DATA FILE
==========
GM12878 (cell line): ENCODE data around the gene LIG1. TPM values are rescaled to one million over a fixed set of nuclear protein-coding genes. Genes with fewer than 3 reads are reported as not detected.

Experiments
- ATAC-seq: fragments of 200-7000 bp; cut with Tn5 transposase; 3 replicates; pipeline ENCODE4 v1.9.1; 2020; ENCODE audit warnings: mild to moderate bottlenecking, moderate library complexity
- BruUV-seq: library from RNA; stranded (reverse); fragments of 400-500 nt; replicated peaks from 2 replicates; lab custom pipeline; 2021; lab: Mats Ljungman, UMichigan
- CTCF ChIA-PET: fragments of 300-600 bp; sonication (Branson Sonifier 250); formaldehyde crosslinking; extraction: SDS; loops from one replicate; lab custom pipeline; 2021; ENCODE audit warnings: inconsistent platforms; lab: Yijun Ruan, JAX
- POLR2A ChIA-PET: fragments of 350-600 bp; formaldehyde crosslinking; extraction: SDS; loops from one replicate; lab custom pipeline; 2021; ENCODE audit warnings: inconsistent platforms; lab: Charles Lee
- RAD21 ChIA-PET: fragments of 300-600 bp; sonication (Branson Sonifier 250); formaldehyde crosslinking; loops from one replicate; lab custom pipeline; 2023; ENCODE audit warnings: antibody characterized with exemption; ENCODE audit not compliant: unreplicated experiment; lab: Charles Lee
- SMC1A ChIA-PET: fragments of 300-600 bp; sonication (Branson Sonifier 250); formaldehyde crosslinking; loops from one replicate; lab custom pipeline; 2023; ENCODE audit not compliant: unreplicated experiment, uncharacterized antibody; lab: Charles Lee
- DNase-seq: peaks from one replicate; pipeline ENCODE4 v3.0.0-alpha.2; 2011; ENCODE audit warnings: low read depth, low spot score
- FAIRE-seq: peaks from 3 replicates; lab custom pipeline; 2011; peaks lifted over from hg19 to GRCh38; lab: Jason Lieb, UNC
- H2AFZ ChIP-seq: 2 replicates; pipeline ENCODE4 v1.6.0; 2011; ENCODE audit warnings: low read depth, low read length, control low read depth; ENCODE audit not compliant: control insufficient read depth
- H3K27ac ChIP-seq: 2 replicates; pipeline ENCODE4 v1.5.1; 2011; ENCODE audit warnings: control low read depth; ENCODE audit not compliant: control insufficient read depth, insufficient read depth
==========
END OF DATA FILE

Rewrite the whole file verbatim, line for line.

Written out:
GM12878 (cell line): ENCODE data around the gene LIG1. TPM values are rescaled to one million over a fixed set of nuclear protein-coding genes. Genes with fewer than 3 reads are reported as not detected.

Experiments
- ATAC-seq: fragments of 200-7000 bp; cut with Tn5 transposase; 3 replicates; pipeline ENCODE4 v1.9.1; 2020; ENCODE audit warnings: mild to moderate bottlenecking, moderate library complexity
- BruUV-seq: library from RNA; stranded (reverse); fragments of 400-500 nt; replicated peaks from 2 replicates; lab custom pipeline; 2021; lab: Mats Ljungman, UMichigan
- CTCF ChIA-PET: fragments of 300-600 bp; sonication (Branson Sonifier 250); formaldehyde crosslinking; extraction: SDS; loops from one replicate; lab custom pipeline; 2021; ENCODE audit warnings: inconsistent platforms; lab: Yijun Ruan, JAX
- POLR2A ChIA-PET: fragments of 350-600 bp; formaldehyde crosslinking; extraction: SDS; loops from one replicate; lab custom pipeline; 2021; ENCODE audit warnings: inconsistent platforms; lab: Charles Lee
- RAD21 ChIA-PET: fragments of 300-600 bp; sonication (Branson Sonifier 250); formaldehyde crosslinking; loops from one replicate; lab custom pipeline; 2023; ENCODE audit warnings: antibody characterized with exemption; ENCODE audit not compliant: unreplicated experiment; lab: Charles Lee
- SMC1A ChIA-PET: fragments of 300-600 bp; sonication (Branson Sonifier 250); formaldehyde crosslinking; loops from one replicate; lab custom pipeline; 2023; ENCODE audit not compliant: unreplicated experiment, uncharacterized antibody; lab: Charles Lee
- DNase-seq: peaks from one replicate; pipeline ENCODE4 v3.0.0-alpha.2; 2011; ENCODE audit warnings: low read depth, low spot score
- FAIRE-seq: peaks from 3 replicates; lab custom pipeline; 2011; peaks lifted over from hg19 to GRCh38; lab: Jason Lieb, UNC
- H2AFZ ChIP-seq: 2 replicates; pipeline ENCODE4 v1.6.0; 2011; ENCODE audit warnings: low read depth, low read length, control low read depth; ENCODE audit not compliant: control insufficient read depth
- H3K27ac ChIP-seq: 2 replicates; pipeline ENCODE4 v1.5.1; 2011; ENCODE audit warnings: control low read depth; ENCODE audit not compliant: control insufficient read depth, insufficient read depth